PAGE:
Singapore Parliament  House

Singaporean authorities have banned April Fools' Day jokes in the media.

The government warned media outlets against running fake stories for the purposes of entertainment, CBS reported.

"No media centre in Singapore shall under any circumstances disseminate fabricated or otherwise baseless news items on April 1, or any other day," the Media Development Authority (MDA) said.

"The integrity of the media comes into question when quality standards are abandoned recklessly in favour of inappropriate jocularity. False reporting undermines the trustworthiness of news itself and leads to the decay of the social fabric."

Veteran Singaporean newspaper journalist Tok Chee Ming responded: "It's a pity. It's not as if we were even planning to run stories about LHL or MM," he said, referring to prime minister Lee Hsieng Loong and "minister mentor" Lee Kuan Yew.

"We were actually planning to run a story about a jellyfish invasion. Which, of course, never happened."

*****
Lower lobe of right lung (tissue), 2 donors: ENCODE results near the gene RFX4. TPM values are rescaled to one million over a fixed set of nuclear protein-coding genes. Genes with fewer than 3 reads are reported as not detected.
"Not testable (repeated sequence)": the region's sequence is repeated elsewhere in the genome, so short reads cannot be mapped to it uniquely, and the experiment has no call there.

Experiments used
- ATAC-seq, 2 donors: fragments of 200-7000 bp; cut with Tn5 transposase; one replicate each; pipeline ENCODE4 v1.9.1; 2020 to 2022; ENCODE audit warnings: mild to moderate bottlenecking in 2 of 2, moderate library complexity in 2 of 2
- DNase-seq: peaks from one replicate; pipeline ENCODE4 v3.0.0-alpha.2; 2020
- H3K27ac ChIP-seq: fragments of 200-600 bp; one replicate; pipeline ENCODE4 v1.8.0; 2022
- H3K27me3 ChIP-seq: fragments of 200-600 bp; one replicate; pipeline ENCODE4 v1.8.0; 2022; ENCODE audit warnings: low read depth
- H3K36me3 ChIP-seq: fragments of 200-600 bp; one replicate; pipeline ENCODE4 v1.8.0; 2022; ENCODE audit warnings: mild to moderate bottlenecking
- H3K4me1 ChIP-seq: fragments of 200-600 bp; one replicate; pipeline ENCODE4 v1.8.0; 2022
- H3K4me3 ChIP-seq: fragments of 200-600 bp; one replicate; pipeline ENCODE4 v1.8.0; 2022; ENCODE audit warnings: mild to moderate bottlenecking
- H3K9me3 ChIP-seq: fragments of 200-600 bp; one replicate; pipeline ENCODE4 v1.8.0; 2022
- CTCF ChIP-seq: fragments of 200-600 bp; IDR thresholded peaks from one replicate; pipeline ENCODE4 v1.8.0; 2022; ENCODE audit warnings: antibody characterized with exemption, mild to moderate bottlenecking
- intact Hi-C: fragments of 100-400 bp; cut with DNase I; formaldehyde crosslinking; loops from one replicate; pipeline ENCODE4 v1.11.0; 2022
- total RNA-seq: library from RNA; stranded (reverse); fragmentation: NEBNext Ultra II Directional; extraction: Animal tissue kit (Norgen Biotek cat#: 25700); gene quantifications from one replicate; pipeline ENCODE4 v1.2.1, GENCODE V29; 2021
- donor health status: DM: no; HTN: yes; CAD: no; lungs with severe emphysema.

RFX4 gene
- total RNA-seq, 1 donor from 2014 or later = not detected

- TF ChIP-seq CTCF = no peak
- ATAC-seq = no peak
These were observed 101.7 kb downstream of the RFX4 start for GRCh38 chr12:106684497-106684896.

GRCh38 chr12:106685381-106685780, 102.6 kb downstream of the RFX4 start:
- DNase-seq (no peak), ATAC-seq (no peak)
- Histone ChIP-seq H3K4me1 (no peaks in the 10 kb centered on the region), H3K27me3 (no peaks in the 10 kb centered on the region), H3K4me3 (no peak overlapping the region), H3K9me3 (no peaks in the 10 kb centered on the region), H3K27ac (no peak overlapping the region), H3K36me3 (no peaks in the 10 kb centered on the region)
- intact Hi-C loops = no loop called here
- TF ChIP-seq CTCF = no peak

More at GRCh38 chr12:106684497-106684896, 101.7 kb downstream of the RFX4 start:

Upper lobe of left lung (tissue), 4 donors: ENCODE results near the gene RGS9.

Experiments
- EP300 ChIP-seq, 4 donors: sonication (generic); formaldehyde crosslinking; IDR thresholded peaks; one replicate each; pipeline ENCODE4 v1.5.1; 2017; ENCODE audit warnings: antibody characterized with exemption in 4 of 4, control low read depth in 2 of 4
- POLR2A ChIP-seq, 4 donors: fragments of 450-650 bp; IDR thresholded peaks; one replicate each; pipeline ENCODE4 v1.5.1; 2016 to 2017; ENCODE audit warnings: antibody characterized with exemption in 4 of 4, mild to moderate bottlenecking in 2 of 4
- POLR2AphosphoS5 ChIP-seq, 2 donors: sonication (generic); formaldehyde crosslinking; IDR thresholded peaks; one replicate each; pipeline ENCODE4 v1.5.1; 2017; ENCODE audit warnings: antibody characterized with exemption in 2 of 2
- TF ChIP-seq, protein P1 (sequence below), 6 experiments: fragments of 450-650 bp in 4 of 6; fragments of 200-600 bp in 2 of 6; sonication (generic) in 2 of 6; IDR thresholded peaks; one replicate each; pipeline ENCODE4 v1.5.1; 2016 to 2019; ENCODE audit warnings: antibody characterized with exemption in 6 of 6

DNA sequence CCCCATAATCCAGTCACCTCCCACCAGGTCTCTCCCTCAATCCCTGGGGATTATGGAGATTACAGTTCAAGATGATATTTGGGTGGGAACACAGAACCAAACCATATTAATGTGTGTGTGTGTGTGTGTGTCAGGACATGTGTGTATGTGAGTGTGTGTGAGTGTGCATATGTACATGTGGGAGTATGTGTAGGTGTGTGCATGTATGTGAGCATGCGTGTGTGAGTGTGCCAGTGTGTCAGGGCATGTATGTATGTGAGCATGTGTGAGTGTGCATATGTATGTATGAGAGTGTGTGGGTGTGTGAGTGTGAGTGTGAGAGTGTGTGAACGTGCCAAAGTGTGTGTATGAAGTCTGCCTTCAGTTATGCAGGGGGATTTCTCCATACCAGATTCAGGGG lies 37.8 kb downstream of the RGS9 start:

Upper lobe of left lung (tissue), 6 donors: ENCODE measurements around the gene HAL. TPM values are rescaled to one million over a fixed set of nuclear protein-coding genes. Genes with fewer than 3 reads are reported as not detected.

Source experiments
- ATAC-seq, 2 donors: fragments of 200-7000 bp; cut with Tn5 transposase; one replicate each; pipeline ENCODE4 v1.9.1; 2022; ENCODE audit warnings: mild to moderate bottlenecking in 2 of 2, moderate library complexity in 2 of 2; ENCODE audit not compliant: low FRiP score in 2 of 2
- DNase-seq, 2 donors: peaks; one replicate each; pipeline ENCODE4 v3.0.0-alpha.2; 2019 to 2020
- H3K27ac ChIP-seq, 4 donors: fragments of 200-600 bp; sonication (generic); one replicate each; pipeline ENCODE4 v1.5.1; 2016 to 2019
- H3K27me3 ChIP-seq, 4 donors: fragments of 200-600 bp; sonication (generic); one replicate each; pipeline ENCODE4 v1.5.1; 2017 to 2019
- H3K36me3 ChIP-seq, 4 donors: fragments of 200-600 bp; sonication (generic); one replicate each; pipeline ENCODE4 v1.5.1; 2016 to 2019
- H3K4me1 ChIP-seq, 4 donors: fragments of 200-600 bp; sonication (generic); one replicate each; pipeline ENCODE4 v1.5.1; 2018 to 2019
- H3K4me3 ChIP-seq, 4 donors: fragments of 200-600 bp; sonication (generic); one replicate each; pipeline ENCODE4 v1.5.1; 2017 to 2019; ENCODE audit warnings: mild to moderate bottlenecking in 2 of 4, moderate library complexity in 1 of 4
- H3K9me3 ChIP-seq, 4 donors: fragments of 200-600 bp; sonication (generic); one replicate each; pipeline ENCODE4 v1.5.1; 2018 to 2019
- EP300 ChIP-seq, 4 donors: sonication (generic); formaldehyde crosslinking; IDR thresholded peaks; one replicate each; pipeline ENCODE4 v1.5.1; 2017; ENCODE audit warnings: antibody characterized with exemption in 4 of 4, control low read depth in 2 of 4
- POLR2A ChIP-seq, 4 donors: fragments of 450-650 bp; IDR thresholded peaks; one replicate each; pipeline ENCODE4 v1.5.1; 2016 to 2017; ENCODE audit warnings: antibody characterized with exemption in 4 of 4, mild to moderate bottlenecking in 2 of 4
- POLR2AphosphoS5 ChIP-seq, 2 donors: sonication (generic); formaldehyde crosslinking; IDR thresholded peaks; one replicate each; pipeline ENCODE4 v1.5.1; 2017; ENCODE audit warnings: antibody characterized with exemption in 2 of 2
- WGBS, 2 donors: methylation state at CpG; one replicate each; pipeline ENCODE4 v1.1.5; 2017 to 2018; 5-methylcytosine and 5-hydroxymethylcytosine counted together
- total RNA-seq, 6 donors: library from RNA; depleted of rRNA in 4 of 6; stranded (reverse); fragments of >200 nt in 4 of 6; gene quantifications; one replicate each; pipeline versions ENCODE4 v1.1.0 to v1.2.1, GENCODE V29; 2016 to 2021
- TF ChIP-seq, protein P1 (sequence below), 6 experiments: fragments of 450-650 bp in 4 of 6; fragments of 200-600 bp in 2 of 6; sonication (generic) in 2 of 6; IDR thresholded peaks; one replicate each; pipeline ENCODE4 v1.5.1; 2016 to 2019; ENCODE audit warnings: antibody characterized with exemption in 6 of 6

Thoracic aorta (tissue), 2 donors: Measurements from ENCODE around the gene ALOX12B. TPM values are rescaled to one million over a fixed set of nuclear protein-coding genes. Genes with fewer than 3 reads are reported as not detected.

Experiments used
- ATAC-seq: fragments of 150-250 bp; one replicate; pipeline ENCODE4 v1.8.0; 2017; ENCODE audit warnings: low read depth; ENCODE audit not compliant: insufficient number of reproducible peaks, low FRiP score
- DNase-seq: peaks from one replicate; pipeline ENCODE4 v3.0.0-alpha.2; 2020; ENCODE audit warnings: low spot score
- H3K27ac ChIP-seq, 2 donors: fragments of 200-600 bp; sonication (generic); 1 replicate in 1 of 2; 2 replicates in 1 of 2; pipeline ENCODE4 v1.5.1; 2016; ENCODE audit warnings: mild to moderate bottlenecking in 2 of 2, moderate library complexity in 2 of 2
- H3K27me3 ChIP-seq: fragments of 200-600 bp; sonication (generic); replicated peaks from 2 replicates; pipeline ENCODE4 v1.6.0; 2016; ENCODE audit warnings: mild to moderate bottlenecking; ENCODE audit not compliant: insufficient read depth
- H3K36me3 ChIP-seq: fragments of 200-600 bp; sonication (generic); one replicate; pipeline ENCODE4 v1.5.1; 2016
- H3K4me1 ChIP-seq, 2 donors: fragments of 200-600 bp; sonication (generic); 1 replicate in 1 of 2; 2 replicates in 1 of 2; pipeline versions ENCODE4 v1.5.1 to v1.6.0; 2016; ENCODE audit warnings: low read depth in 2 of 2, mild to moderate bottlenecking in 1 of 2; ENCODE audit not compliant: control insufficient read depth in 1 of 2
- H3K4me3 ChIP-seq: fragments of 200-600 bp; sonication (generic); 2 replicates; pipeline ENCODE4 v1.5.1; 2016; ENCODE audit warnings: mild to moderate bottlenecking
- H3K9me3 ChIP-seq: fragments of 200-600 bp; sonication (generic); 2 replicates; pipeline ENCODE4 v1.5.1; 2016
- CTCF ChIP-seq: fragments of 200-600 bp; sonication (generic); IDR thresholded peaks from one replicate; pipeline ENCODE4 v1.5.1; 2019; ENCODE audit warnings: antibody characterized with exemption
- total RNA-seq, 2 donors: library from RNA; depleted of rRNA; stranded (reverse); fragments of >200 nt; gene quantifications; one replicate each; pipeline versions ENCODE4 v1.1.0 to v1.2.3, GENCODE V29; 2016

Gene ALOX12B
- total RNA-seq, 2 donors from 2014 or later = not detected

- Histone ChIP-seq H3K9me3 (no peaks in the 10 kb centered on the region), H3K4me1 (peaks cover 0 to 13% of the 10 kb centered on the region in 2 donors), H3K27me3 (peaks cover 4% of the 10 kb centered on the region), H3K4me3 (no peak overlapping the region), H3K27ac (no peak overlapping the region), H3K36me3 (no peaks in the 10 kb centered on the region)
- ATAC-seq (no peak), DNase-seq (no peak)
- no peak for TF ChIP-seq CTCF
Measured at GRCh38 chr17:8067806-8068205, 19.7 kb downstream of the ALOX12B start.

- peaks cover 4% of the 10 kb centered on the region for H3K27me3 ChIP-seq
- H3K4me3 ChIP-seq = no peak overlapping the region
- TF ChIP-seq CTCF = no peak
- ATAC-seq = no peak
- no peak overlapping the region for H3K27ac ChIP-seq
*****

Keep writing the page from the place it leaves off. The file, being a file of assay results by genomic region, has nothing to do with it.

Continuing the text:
We were actually planning to run a story about a jellyfish invasion.
Journalist Tok Chee Ming

The MDA warned of legal action against any outlets that flouted the ban.

The People's Action Party, Singapore's ruling party since 1963, has often been criticised by the international community and human rights organisations for using strict laws which sometimes undermine human rights. The government has often been ridiculed for its long list of restrictive laws - including a ban on chewing gum.

Singapore was identified as the least emotional country in the world in a survey conducted by US-based pollster Gallup in 2012. According to the study, only 36% of Singaporeans expressed their feelings.

Singaporeans complained that their busy lifestyle did not give them time to showtheir emotions.